Good Time Coming, Review

Good Time Coming by C. S. Harris

4 stars out of 5

I was enchanted by this book from start to finish; the author’s melodious prose captivated me from the first page to the last, the lyricism of which gave this book a mesmerizing effect. The language is amazingly beautiful throughout and has a uniquely haunting quality that sets the tone for the entire story. I fell in love with the book after the first three paragraphs and just couldn’t put it down.

Set during the Civil War this book takes a hard look at what it means to be a woman during that time. As the Federal troops advance through the South things grow increasingly difficult for those left behind, the women, the people of color (both free and slave), the immigrants and the elderly.

Written in believable and natural dialect this book tells the story of a young teen who is coming of age as the war ravages her homeland. The author is careful and detailed in her writing, she doesn’t preach about how right the South was, or how slavery was actually beneficial to those who were enslaved. She does, however, write about the people, and what it was like to live among them, and what they did to stay strong as the war raged about them. She populates her world with a wide variety of people and gives the reader a hint at what the antebellum South might have actually been like. Communities weren’t separated into oppressive plantation owners and oppressed slaves, there was a lot more nuance than that, and the author draws out the nuance beautifully.

I only have a few qualms about this book, there are a couple of plot points that are mentioned late in the game but left unresolved in the end. It seems, too, that the author was trying very hard to establish the main white characters as non-racist and pro abolition, to the point that it seemed like she tried a little too hard. What’s more is that even though there are several black characters in the story, they are all free, all of the people who are enslaved are so minor as to be virtually nonexistent, and I think this is an oversight that robs the narrative of its depth.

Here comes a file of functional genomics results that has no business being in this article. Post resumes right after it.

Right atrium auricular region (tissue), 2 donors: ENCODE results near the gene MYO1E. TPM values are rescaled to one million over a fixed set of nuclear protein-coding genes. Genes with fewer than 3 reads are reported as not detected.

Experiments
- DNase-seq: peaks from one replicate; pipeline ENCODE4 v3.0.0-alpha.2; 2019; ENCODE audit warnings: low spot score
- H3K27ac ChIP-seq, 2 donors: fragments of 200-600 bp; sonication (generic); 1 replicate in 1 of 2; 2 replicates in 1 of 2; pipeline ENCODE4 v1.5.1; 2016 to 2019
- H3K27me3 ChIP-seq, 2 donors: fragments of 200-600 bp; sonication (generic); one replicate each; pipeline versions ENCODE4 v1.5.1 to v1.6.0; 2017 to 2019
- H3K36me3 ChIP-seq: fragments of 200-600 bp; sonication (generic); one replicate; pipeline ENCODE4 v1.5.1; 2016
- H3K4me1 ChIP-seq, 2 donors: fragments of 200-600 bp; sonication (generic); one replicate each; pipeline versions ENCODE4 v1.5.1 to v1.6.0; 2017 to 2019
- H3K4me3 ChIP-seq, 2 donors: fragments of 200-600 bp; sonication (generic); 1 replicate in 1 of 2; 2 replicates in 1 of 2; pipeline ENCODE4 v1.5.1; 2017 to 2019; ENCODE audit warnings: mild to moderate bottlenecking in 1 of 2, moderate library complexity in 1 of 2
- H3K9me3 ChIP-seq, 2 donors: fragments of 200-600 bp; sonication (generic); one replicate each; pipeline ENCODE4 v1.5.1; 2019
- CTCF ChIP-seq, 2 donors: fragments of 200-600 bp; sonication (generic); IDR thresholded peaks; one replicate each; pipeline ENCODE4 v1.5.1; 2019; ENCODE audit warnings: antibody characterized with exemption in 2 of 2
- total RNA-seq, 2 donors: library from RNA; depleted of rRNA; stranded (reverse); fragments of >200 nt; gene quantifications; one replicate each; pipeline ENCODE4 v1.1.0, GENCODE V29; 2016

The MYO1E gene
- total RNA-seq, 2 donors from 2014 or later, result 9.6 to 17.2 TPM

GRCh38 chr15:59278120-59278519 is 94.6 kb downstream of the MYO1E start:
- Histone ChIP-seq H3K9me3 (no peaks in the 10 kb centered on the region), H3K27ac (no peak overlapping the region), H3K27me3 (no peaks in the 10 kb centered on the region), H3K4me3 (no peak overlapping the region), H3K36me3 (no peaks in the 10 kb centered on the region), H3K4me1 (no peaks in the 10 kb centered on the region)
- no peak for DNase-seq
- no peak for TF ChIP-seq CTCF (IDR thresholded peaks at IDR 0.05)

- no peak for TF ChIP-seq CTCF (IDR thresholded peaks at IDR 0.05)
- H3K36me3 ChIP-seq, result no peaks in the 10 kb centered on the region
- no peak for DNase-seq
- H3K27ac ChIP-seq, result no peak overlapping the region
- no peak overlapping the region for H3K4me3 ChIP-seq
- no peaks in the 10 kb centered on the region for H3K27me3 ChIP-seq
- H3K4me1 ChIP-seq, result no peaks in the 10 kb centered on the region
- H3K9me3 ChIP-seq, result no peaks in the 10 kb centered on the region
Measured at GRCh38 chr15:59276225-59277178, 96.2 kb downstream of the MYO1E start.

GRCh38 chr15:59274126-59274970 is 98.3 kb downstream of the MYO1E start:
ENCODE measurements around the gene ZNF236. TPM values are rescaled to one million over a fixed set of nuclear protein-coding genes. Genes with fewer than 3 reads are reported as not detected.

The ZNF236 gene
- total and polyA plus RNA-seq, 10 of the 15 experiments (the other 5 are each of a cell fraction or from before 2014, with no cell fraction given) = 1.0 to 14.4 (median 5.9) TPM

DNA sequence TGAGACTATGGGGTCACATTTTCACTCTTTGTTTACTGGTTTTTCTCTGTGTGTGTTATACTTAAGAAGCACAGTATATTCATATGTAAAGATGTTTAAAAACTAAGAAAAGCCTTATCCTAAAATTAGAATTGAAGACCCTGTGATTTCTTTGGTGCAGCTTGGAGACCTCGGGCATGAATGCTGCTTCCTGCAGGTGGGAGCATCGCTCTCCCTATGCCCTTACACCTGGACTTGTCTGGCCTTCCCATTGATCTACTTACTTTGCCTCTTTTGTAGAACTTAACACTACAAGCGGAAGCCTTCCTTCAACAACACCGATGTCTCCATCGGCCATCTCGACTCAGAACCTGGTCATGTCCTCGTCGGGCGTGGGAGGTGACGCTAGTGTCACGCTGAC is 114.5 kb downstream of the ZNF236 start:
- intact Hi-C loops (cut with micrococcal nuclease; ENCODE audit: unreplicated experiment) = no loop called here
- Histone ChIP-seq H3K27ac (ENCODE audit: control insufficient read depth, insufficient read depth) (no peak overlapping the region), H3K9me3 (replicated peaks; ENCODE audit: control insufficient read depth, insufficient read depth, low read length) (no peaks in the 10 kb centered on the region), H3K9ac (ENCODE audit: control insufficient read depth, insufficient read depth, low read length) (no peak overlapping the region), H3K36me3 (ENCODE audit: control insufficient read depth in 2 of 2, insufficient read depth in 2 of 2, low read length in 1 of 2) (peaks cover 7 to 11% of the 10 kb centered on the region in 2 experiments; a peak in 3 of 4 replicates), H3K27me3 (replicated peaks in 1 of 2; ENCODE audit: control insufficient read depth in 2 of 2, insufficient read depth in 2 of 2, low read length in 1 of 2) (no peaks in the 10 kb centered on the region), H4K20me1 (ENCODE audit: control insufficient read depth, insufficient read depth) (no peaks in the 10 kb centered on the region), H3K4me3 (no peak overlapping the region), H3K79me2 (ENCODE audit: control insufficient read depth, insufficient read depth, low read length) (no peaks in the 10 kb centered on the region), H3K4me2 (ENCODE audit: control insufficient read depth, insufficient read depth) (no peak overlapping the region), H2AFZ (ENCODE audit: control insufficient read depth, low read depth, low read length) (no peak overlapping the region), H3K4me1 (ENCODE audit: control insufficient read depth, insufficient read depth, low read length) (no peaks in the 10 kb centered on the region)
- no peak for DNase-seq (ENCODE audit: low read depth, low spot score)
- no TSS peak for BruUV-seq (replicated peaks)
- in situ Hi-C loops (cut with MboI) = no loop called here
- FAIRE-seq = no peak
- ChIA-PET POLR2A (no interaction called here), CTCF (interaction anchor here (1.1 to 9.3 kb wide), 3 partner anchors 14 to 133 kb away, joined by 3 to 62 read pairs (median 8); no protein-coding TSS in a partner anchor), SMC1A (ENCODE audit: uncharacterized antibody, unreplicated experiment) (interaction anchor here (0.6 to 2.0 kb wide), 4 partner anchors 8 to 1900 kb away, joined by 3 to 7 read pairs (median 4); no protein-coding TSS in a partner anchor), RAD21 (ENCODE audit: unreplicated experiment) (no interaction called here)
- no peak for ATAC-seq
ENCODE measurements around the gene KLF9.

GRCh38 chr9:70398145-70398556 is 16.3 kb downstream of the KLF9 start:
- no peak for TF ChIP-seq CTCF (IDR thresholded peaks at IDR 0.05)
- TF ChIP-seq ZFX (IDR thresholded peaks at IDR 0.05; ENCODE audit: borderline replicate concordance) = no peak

Overall, I really enjoyed this book. The writing is superb and the perspective is fresh for the most part. It’s nice to see a story that focuses on the women and their lives, instead of on the generals and the wars. I think the author did a great job with this book and look forward to reading more of her.


Maundy Thursday


Job 12:18

He loosens the belt of kings,
    ties a waistcloth on their loins.

Jesus washing Peter's feet
Philippians 2:7

Rather, he emptied himself,
    taking the form of a slave,
    coming in human likeness;
    and found human in appearance

Giovanni Stefano Danedi - Kristus umiva noge apostolom
John 13:4-5

He rose from supper and took off his outer garments. He took a towel and tied it around his waist. Then he poured water into a basin and began to wash the disciples’ feet and dry them with the towel around his waist.

Museumsberg-flensburg- detlev-conrad-blunk-fusswaschung


Spy Wednesday


Holy Wednesday, or Spy Wednesday, always leaves me pondering the question of exactly how much money would it take – and under what circumstances – for me to sell out my best friend to certain imprisonment and death. After all, none of us are better than Judas, not really. We are subject to the same temptations and are capable of betraying not only those we love, but ourselves.

Judas sold Jesus for thirty pieces of silver, a pitiable sum for another person by any account. I think many of us would like to think that we’d never fall to the depths that Judas did, we think “I’d never do that!” But really, I don’t know. Maybe we are far more like Judas than we’d like to admit.

Judas receiving money, icon of Yaroslavl (19 c, priv.coll)